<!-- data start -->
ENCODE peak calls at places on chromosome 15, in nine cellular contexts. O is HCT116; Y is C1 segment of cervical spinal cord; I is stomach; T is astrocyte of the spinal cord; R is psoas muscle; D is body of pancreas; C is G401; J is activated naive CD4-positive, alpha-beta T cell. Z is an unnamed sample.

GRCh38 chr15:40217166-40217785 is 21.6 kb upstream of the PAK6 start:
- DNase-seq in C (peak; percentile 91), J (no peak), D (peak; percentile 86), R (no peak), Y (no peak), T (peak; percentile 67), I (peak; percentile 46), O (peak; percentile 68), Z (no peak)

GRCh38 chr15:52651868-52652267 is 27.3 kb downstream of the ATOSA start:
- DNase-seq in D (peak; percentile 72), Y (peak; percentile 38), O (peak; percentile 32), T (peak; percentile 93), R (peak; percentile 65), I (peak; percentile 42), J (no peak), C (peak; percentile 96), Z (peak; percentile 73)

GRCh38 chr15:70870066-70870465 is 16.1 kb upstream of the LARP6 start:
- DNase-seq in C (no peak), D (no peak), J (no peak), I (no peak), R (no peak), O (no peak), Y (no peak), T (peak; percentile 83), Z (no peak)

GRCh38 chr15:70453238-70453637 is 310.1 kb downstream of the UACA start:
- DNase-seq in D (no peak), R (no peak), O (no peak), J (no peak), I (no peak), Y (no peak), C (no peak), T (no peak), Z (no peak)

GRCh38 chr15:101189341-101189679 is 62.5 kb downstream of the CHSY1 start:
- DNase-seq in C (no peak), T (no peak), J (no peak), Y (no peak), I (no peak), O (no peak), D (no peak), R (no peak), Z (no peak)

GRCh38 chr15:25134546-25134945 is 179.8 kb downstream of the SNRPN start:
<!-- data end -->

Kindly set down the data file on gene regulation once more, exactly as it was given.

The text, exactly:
ENCODE peak calls at places on chromosome 15, in nine cellular contexts. O is HCT116; Y is C1 segment of cervical spinal cord; I is stomach; T is astrocyte of the spinal cord; R is psoas muscle; D is body of pancreas; C is G401; J is activated naive CD4-positive, alpha-beta T cell. Z is an unnamed sample.

GRCh38 chr15:40217166-40217785 is 21.6 kb upstream of the PAK6 start:
- DNase-seq in C (peak; percentile 91), J (no peak), D (peak; percentile 86), R (no peak), Y (no peak), T (peak; percentile 67), I (peak; percentile 46), O (peak; percentile 68), Z (no peak)

GRCh38 chr15:52651868-52652267 is 27.3 kb downstream of the ATOSA start:
- DNase-seq in D (peak; percentile 72), Y (peak; percentile 38), O (peak; percentile 32), T (peak; percentile 93), R (peak; percentile 65), I (peak; percentile 42), J (no peak), C (peak; percentile 96), Z (peak; percentile 73)

GRCh38 chr15:70870066-70870465 is 16.1 kb upstream of the LARP6 start:
- DNase-seq in C (no peak), D (no peak), J (no peak), I (no peak), R (no peak), O (no peak), Y (no peak), T (peak; percentile 83), Z (no peak)

GRCh38 chr15:70453238-70453637 is 310.1 kb downstream of the UACA start:
- DNase-seq in D (no peak), R (no peak), O (no peak), J (no peak), I (no peak), Y (no peak), C (no peak), T (no peak), Z (no peak)

GRCh38 chr15:101189341-101189679 is 62.5 kb downstream of the CHSY1 start:
- DNase-seq in C (no peak), T (no peak), J (no peak), Y (no peak), I (no peak), O (no peak), D (no peak), R (no peak), Z (no peak)

GRCh38 chr15:25134546-25134945 is 179.8 kb downstream of the SNRPN start: